(4.) McQuoid-Mason D. State doctors, freedom of conscience and termination of pregnancy revisited. South African Journal of Bioethics and Law 2010;3(2):75-78.

(5.) Section 36 of the Constitution of the Republic of South Africa, 1996.

(6.) Section 2 of the Constitution of the Republic of South Africa, 1996.

(7.) Preamble to the Choice on Termination of Pregnancy Act No. 92 of 1996.

(8.) National Director of Public Prosecutions v Seevnarayan 2003 (2) SA 178 (C) par 58.

(9.) Section 27(1)(a) of the Constitution of the Republic of South Africa, 1996.

(10.) Section 6 of the Choice on Termination of Pregnancy Act No. 92 of 1996.

(11.) S v Makhubela 1981 (4) SA 210 (B).

(12.) Commissioner, SARS v Executor, Frith's Estate 2001 (2) SA 261 (SCA) 273.

(13.) Poswa v Member of the Executive Council of Economic Affairs, Environment and Tourism, Eastern Cape 2001 (3) SA 582 (SCA) par 10.

(14.) Section 39(2) of the Constitution of the Republic of South Africa, 1996.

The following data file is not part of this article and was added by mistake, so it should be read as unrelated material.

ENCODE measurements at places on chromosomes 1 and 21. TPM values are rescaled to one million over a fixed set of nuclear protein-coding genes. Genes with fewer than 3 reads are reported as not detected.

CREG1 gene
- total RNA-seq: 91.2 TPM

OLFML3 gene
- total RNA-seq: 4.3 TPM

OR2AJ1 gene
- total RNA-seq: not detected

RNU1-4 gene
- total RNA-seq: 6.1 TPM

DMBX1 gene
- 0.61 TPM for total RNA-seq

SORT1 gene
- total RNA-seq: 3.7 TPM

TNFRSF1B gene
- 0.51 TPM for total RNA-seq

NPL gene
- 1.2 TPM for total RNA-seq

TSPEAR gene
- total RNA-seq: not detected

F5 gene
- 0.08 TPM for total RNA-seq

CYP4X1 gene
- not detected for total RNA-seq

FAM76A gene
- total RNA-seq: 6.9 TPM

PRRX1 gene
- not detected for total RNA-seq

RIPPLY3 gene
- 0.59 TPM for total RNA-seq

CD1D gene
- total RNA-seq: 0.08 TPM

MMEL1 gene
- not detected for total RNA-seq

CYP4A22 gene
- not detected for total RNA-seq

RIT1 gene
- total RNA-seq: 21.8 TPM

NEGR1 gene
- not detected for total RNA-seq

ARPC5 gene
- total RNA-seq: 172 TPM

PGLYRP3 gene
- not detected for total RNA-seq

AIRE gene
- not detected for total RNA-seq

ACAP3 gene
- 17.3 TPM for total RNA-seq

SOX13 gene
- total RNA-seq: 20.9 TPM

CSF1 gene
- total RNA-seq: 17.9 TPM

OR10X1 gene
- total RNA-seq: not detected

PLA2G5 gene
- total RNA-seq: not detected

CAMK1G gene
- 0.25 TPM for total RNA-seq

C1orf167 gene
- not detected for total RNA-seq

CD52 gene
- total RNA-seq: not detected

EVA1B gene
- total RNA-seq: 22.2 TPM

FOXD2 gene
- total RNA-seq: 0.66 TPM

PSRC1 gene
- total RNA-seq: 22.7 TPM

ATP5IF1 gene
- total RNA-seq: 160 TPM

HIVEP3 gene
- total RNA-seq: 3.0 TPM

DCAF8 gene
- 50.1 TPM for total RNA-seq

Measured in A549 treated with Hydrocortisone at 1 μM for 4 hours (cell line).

(15.) Section 233 of the Constitution of the Republic of South Africa, 1996.

(16.) Section 39(1) of the Constitution of the Republic of South Africa, 1996.

(17.) World Medical Association Declaration of Oslo adopted by the 24th World Medical Assembly, Oslo, Norway, August 1970 and amended by the 35th World Medical Assembly, Venice, Italy, 1983 and the 57th WMA General Assembly, Pilanesberg, South Africa, October 2006. http://www.wma.net/ en/30publications/10policies/a1/index.htm/ (accessed 5 May 2011).

(18.) British Medical Association. Medical Ethics Today: Its Practice and Philosophy. London: British Medical Association, 1996:108.

(19.) Hornby AS. Oxford Advanced Dictionary of Current English. Oxford: Oxford University Press, 1974:305.

(20.) Hornby AS. Oxford Advanced Dictionary of Current English. Oxford: Oxford University Press, 1974:499.

(21.) Section 2(2) of the Choice on Termination of Pregnancy Act No. 92 of 1996.

(22.) Hornby AS. Oxford Advanced Dictionary of Current English. Oxford: Oxford University Press, 1974:661.

(23.) Hornby AS. Oxford Advanced Dictionary of Current English. Oxford: Oxford University Press, 1974:580.

David McQuoid-Mason, BComm, LLB (Natal), LLM (London), PhD (Natal)

Advocate of the High Court of South Africa, Fellow of the University of KwaZulu-Natal, Acting Director, Centre for Socio-Legal Studies, University of KwaZulu-Natal, Durban
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Author:McQuoid-Mason, David
Publication:South African Journal of Bioethics and Law
Geographic Code:6SOUT
Date:Jun 1, 2011